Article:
The Real Story Behind Chernobyl's Joker Robot Even More Tragic Than You Thought
Monday's episode of Chernobyl, "The Happiness of All Mankind", was quite possibly the bleakest hour of the HBO miniseries yet. Deep into the horrifying Chernobyl nuclear disaster, attempts at cleanup finally begin and, ever briefly, it appeared that the attempt would be one that might be a bit hands-off for humans thanks to a bright yellow robot named Joker. However, that glimmer of hope quickly vanishes and while the series shows the sad truth of how officials proceeded after Joker's failure, the real story is even sadder yet.
After the explosion of Chernobyl's No. 4 reactor, large amounts of debris -- including radioactive graphite chunks -- littered the roof of the facility. As the graphite had originally encased the reactor core to prevent this kind of disaster, officials soon realized that tossing the graphite on the roof back into the exposed reactor core would create a makeshift way to contain it -- a sarcophagus. The problem? The task was in no way safe for human workers to undertake -- 90 seconds was the max and even then, it was still dangerous. The solution then was to send in Russian lunar landers called Lunokhod and a borrowed West German robot -- the Joker. Unfortunately, that didn't work out the way they planned. The radiation on that roof was so extreme that the robots died almost immediately.
"The Soviets — and this is mind-blowing to me — they refused to tell anyone how bad the situation was. Even then, months later, after the world knew about Chernobyl and knew what it meant they were still soft-pedaling just how bad it was to the point where they refused to tell the West Germans how much radiation was on that roof," series co-creator Craig Mazin said on the show's companion The Chernobyl Podcast. "It was 600 percent or 700 percent more than it could handle. And what blows my mind is the Soviet power system thought that was OK. Why not? Let's just see. It's the same kind of attitude that leads to Chernobyl in the first place."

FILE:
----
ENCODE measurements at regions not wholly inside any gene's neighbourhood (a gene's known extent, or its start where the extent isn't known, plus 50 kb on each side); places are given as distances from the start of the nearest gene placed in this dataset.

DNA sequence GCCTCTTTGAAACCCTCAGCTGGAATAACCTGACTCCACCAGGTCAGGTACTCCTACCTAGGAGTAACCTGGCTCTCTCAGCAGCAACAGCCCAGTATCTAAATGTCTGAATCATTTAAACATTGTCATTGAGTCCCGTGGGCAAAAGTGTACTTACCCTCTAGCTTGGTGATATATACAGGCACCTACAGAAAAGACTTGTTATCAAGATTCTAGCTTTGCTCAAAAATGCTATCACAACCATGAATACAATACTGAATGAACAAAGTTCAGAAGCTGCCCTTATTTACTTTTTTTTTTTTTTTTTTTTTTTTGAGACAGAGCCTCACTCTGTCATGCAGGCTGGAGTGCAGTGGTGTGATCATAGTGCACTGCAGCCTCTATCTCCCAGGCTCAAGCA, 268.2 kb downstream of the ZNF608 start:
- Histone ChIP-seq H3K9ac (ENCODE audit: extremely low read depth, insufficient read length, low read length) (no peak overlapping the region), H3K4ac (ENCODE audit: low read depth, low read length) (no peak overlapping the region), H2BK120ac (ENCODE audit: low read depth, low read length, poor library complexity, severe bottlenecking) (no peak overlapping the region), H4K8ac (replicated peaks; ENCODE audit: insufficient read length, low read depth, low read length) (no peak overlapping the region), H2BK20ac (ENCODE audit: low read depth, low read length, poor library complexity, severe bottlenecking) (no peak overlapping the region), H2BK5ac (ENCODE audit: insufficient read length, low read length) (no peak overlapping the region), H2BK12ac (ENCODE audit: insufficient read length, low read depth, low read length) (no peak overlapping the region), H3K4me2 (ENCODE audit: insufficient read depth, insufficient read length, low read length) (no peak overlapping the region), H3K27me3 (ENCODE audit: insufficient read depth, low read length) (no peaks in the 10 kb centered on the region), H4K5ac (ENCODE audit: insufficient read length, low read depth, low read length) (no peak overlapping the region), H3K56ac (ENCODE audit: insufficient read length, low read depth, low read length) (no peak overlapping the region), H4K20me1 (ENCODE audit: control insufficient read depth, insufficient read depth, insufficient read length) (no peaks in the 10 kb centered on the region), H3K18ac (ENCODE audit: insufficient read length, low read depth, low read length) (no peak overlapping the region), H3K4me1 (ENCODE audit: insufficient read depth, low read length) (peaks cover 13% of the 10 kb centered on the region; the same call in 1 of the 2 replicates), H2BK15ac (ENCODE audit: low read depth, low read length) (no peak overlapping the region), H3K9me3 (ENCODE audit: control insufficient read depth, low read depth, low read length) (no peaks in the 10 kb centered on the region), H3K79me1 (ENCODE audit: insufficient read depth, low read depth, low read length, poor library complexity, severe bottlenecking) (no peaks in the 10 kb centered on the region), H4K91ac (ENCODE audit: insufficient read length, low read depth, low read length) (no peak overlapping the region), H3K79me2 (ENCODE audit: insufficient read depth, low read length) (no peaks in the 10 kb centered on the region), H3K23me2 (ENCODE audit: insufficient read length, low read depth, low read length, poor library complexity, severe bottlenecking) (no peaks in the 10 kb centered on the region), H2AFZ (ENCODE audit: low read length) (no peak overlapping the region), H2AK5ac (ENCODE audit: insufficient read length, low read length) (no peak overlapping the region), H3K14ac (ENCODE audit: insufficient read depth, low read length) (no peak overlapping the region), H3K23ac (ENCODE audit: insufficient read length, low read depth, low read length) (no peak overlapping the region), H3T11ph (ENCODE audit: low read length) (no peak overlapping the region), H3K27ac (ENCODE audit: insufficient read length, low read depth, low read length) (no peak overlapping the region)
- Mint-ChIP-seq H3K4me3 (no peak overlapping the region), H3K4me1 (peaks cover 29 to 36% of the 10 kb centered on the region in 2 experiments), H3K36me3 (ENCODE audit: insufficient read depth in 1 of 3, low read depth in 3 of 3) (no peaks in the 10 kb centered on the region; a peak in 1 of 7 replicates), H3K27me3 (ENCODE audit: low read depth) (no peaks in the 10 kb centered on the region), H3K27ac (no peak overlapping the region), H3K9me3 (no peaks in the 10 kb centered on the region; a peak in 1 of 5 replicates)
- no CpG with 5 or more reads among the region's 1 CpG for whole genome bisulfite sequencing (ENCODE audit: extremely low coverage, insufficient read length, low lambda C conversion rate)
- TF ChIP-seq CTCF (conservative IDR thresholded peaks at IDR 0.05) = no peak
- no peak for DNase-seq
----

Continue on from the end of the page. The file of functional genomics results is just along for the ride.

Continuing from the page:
With the Joker and other robots having failed, the Soviet Union ultimately chose to send human beings up to do the work after all. The soldiers, referred to disturbingly as "biorobots", were sent up for a maximum of 90 seconds at a time. That's right, despite the radiation being so extreme it rendered heavy machinery useless, more than 3,000 soldiers total served as "biorobots", clearing the debris as a makeshift sarcophagus on the reactor -- while even more served as "liquidators" dealing with other elements of the radioactive contamination, including pets left behind.
Oh, and if you're wondering, the Joker robot does still exist. Photographs of the yellow machine, name still intact, show the robot discarded in a junkyard in the exclusion zone, the machinery still extremely radioactive to this day.
Are you watching HBO's Chernobyl? How are you handling the bleakness of it all? Let us know in the comments or hit me up on Twitter @lifeinpolaroid to talk about the series.
Chernobyl airs Mondays on HBO.